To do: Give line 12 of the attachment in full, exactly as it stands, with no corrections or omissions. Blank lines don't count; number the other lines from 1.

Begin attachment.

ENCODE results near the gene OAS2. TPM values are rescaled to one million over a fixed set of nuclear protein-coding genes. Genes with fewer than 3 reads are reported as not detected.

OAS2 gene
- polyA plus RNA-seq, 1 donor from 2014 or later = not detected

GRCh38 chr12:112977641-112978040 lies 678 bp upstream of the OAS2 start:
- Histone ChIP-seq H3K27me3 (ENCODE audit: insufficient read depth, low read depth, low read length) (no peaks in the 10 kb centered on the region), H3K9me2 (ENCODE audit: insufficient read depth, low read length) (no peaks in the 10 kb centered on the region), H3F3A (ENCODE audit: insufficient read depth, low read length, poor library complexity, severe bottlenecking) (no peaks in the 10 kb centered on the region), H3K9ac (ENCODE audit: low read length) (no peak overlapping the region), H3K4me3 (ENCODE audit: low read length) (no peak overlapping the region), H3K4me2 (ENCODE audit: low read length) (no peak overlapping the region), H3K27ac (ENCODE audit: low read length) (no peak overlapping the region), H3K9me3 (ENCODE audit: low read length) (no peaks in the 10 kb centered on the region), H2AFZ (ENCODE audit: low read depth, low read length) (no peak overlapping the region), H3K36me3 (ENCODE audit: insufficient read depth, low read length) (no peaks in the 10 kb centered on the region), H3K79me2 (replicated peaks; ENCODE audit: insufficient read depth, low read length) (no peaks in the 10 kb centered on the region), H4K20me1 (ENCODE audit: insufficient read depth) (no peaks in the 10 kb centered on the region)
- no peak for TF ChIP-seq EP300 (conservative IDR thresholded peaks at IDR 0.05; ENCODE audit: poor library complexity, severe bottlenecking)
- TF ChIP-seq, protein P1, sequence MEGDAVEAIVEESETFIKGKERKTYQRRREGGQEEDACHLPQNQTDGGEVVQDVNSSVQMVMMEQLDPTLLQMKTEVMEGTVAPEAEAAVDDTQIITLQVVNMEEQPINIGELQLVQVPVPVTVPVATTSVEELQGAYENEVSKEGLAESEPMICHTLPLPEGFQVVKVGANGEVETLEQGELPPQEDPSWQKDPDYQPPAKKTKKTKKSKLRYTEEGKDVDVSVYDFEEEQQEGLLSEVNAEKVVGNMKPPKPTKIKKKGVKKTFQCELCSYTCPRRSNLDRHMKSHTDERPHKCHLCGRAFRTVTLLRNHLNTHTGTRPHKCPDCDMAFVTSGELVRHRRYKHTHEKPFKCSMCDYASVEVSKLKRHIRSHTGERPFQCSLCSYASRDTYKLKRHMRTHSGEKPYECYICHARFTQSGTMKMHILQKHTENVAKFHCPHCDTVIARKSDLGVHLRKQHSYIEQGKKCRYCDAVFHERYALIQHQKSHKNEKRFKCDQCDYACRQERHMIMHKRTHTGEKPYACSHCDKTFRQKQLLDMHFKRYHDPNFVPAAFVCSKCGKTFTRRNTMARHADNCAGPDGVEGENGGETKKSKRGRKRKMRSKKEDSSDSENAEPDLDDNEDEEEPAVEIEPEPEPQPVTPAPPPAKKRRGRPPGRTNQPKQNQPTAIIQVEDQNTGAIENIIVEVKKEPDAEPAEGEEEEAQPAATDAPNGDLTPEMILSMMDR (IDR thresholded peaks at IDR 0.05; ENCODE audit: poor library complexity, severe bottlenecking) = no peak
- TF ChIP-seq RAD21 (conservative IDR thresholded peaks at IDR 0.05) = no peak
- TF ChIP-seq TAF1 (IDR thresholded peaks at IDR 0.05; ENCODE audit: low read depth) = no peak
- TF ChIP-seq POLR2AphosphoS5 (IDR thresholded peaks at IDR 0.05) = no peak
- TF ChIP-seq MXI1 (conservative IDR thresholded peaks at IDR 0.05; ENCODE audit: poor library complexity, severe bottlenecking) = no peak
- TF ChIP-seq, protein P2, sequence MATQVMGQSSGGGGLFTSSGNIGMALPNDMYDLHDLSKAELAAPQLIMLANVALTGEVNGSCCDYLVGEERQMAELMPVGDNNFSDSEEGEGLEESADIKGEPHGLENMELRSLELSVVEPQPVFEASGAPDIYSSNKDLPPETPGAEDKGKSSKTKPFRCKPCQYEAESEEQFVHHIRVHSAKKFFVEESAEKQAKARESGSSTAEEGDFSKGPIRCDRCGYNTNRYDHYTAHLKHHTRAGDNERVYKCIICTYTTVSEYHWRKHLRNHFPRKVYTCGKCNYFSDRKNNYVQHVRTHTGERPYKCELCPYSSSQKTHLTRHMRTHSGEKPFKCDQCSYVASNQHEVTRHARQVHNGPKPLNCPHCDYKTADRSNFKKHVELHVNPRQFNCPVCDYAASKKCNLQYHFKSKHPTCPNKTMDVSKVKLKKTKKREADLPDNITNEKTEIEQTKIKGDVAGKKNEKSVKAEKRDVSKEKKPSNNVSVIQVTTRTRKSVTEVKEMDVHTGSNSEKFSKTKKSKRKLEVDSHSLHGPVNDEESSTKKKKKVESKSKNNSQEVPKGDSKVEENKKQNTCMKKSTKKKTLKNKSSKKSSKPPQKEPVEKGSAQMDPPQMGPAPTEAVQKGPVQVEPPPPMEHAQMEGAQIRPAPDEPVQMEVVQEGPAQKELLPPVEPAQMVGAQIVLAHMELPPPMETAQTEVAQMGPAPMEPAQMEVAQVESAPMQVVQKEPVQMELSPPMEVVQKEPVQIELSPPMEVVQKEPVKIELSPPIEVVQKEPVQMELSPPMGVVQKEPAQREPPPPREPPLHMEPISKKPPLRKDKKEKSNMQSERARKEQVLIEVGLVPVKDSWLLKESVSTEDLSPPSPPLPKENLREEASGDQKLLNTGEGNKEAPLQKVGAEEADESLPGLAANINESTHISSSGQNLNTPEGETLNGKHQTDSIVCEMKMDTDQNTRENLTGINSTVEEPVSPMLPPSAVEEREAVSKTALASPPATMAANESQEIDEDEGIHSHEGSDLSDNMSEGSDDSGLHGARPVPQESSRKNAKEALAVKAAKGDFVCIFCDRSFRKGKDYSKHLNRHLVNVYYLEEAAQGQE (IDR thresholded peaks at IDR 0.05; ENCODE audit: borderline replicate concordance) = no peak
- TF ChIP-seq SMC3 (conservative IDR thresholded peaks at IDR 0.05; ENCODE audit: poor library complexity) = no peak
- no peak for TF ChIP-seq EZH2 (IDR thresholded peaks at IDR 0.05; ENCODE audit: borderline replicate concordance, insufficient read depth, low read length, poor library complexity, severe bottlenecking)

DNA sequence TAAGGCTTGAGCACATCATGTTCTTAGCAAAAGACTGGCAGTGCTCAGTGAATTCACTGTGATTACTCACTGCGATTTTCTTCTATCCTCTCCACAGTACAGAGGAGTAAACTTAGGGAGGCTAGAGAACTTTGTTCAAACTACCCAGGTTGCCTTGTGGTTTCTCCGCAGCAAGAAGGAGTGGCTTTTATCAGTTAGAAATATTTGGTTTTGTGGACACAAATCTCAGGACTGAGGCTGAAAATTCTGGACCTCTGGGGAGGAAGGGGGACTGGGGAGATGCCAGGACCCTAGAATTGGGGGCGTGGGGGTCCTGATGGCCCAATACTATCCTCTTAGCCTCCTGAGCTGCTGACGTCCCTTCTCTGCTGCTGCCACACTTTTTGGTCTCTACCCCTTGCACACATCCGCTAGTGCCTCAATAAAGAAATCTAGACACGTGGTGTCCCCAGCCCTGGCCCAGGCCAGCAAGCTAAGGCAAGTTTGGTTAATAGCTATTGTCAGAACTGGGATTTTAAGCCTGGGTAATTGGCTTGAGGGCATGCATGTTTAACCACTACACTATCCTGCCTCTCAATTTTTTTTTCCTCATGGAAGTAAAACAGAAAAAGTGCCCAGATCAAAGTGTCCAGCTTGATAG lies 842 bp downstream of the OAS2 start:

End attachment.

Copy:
- TF ChIP-seq, protein P2, sequence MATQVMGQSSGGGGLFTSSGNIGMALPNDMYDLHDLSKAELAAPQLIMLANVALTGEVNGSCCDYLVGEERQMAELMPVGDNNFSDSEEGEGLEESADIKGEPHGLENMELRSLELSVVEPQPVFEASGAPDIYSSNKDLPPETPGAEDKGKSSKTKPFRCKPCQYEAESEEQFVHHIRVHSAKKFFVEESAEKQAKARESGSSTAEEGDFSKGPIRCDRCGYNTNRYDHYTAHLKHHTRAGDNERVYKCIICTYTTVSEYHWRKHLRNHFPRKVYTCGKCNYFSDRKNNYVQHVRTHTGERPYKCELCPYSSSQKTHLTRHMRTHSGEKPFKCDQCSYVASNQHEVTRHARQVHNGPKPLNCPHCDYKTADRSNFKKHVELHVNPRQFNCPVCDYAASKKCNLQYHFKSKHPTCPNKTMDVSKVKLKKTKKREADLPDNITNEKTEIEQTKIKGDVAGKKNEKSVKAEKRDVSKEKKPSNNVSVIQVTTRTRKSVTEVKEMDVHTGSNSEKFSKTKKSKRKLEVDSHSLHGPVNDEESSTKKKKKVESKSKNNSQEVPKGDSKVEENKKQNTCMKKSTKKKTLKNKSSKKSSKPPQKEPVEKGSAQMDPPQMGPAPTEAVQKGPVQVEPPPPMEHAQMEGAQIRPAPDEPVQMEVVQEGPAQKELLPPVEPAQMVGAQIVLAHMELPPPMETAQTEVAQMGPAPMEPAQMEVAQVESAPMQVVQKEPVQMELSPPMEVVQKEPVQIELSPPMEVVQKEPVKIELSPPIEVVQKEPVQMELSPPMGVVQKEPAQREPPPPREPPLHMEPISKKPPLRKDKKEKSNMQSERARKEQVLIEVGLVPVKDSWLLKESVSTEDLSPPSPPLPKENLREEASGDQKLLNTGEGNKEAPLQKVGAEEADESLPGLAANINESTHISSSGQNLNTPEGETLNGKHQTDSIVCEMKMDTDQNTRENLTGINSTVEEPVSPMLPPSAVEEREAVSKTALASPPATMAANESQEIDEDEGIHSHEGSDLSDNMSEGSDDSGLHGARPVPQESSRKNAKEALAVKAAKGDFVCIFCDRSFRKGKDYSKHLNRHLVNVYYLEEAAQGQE (IDR thresholded peaks at IDR 0.05; ENCODE audit: borderline replicate concordance) = no peak